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I am the co-founder and chief strategy officer at LexFusion, the go-to-market collective of legal innovation companies (tech and services). I am also the co-founder of Procertas (competency-based tech training). I was a BigLaw litigator and then in-house counsel who went into legal operations consulting before one of my BigLaw consulting clients hired me full-time to help them build the biggest and best legal project management team in world. A Lean Six Sigma black belt, I tend to think in terms of scalable systems that properly leverage people through process and technology. I am deeply experienced in legal operations, legal tech, strategic sourcing, process improvement, systems re-engineering, and value storytelling, in addition to spending over a decade in the legal trenches as a practitioner. I've long served  as a mesh point between law departments and law firms to promote structured dialogue that fosters deep supplier relationships (read about that here). I am a regular writer and speaker on practical legal innovation.

First, an unqualified endorsement:

Ken Adams’s A Manual of Style for Contract Drafting, Fourth Edition is essential for every professional involved in the contracting process from negotiation and drafting to interpretation and litigation. MSCD has no peer in explaining what contracts do and how they should be constructed. The breadth, depth, and clarity are astounding. As is the usability. This is a well-organized reference containing pinpoint guidance on clause types, word usage, and formatting.

If we truly believe that we should do the best we can until we know better, then do better, we have a professional obligation to grapple with, and then make use of, the expert guidance MSCD provides. When light is offered, complacency is no excuse to continue in the dark. MSCD shines a bright light on how to best solve for complexities of contracting in pursuit of business objectives.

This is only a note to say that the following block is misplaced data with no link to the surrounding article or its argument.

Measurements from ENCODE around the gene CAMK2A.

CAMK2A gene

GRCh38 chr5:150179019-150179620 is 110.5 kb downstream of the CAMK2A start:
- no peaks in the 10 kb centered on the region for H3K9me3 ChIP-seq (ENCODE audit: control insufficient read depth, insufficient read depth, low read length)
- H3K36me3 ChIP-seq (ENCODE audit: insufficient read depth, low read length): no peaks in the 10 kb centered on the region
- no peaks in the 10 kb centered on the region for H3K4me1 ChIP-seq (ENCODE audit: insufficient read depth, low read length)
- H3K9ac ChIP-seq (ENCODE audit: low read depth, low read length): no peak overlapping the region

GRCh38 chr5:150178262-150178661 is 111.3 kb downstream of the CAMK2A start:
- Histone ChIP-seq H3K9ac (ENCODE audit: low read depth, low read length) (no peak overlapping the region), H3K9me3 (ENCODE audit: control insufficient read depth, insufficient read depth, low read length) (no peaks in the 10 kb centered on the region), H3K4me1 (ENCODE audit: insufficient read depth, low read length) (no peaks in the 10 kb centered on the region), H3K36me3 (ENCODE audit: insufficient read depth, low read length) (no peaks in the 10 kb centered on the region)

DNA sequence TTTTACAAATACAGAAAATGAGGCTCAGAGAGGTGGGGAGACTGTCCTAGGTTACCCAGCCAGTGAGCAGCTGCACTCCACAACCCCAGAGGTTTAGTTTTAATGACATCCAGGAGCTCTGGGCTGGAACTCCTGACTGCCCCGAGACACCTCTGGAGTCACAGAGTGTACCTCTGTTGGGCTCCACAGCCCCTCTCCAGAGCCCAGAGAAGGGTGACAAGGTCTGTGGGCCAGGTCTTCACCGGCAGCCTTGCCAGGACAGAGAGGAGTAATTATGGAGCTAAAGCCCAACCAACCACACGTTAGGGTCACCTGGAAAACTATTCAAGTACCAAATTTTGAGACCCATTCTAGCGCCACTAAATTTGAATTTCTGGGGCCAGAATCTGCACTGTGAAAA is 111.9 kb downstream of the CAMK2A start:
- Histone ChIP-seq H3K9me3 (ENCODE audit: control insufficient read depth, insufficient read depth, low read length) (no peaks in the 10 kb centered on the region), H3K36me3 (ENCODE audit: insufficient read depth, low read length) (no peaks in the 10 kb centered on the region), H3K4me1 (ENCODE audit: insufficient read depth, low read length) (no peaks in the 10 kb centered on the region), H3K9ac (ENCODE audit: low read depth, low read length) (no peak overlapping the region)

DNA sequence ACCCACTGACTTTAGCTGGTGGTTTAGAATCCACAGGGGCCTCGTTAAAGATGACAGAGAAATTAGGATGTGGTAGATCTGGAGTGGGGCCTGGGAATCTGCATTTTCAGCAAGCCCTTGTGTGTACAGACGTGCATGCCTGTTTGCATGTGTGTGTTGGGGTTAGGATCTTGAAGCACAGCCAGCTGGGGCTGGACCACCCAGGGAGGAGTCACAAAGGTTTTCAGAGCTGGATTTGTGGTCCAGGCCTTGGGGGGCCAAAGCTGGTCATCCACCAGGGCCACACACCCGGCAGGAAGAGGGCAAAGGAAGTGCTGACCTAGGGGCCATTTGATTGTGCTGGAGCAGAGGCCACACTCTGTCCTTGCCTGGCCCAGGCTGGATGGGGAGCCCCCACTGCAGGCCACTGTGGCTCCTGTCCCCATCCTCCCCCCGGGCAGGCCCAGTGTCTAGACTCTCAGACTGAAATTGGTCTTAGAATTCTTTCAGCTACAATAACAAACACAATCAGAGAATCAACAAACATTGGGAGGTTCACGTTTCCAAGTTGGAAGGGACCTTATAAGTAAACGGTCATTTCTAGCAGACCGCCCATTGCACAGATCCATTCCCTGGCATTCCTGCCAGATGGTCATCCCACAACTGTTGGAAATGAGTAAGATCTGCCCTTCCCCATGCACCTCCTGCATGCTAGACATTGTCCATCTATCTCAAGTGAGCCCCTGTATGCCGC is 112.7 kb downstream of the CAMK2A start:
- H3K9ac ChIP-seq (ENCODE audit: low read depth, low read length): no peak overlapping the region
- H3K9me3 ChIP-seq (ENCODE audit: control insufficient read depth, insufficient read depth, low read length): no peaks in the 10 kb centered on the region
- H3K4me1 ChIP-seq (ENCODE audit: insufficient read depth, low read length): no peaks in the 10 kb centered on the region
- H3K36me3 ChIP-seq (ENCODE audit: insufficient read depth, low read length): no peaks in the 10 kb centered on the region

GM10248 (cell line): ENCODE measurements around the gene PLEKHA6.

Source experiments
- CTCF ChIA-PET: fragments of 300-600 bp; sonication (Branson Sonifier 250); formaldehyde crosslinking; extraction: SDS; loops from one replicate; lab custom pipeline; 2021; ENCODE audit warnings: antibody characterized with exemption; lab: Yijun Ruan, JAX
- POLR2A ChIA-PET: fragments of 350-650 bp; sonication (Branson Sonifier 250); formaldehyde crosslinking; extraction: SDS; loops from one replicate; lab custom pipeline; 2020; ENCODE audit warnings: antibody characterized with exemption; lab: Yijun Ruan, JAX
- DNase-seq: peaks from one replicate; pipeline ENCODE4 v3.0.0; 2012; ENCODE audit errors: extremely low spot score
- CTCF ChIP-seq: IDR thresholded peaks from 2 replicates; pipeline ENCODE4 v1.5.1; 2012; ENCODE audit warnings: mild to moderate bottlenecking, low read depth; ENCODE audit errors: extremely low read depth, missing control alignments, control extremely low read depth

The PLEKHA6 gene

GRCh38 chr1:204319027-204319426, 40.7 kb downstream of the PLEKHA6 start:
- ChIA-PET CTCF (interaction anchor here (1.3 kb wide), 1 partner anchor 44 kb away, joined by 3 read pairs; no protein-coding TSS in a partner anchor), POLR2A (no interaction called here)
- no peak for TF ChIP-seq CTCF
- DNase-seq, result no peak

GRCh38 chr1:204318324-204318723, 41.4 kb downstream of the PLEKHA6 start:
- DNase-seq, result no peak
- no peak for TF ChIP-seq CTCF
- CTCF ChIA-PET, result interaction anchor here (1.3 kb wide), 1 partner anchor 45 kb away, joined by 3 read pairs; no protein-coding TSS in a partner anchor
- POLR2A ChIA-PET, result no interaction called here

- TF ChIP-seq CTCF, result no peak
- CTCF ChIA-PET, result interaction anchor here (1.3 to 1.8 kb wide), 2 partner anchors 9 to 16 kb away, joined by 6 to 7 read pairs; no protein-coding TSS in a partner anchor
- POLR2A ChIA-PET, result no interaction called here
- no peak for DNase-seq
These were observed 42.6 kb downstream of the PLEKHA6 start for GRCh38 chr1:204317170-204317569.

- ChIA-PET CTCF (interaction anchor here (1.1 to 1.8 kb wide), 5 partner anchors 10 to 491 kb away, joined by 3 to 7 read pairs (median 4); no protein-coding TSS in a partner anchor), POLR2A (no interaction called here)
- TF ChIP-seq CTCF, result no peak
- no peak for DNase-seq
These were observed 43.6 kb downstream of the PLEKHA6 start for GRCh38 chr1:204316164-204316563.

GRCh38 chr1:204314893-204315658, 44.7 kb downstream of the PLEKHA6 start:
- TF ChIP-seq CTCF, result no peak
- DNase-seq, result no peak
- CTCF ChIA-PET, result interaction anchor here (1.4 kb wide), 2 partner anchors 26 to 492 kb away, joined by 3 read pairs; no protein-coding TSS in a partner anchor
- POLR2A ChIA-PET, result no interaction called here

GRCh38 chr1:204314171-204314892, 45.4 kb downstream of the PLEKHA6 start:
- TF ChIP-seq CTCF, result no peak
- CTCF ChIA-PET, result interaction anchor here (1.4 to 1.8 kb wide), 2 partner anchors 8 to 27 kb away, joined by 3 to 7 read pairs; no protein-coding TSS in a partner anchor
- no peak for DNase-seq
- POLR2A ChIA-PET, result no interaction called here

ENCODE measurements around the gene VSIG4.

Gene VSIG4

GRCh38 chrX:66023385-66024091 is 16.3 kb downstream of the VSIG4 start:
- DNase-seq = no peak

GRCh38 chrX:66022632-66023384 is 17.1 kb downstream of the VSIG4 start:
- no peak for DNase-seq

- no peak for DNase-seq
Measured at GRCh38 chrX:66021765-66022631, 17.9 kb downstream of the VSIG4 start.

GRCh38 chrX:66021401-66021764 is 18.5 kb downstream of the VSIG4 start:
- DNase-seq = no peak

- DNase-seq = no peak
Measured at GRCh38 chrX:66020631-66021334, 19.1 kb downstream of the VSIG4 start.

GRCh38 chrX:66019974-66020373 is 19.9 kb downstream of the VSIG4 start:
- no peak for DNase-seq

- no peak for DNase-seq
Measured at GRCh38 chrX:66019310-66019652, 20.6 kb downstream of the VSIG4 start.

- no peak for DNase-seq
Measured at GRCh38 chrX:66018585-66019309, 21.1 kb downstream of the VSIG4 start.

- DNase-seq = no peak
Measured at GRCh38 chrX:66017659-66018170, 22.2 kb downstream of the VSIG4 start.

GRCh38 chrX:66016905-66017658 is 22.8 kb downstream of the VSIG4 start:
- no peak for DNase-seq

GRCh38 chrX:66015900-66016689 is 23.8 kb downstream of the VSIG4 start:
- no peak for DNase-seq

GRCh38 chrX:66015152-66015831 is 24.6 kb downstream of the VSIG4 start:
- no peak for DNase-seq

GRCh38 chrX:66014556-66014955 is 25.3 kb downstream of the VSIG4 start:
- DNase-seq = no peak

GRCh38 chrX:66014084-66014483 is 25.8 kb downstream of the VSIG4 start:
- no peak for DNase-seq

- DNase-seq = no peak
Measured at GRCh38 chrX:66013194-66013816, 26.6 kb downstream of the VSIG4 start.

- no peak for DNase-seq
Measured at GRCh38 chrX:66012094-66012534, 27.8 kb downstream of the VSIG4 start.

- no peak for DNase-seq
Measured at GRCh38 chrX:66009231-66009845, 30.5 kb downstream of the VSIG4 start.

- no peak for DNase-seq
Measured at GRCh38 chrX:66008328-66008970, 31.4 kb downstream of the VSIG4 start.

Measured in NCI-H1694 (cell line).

Anyone interested in contracts should also read Ken’s blog.

Had to get that out of the way because it is deserved and standard book reviews are not my MO.

“An unqualified endorsement” in both the sense that it is without reservation and that the person making it (me) lacks the appropriate qualifications. Reading Ken triggers my almost debilitating impostor syndrome. I’ve battled the affliction since I commenced my legal career with the observation: Clients are paying how much per hour for me? To do this? Really? Something is very wrong here.


Continue Reading How much of lawyering is being a copy-and-paste monkey?

My friend John Grant made a mistake.

Many moons ago he was consulting on process improvement for a large law department. He surveyed in-house counsel on their biggest complaints about outside counsel. The response was that outside counsel:

  • Don’t understand my business
  • Can’t tell me how long anything will take
  • Overwork a problem/introduce complexity
  • Don’t

The essence of strategy is choosing what not to do. It is not practicable to be all things to all clients. Last post, I expressed admiration for law firms that exhibit discipline and restraint.

I frequently test the limits of law firm self-control by presenting them with the ultimate temptation: BLANK SPACE

I write

Bullshit begets bullshit.

There was an overwhelming response to my last post on law firm marketing bullshit. So here I am writing an entire series. That’s how it works.

If you reward bullshit, you get more bullshit

Which also happens to be my rejoinder to my sole (known) critic. While most commentary was positive, a

First, the obligatory nod to On Bullshit. For the academically inclined, there is subversive fun in being able to deploy “bullshit” as a term of art. The custom is “bullshit” does not constitute profanity if you dutifully cite Harry Frankfurt. To summarize Frankfurt:

The liar aims to deceive. The bullshitter aims to persuade. The

Self-reflection can easily become self-delusion. I’m either about to write something that runs counter to my own vested interests, or I’m preemptively defending those interests from unfriendly empirical evidence. I don’t know myself well enough to tell you which. Regardless, I’ve long believed most convergence initiatives waste considerable time for limited benefit despite the fact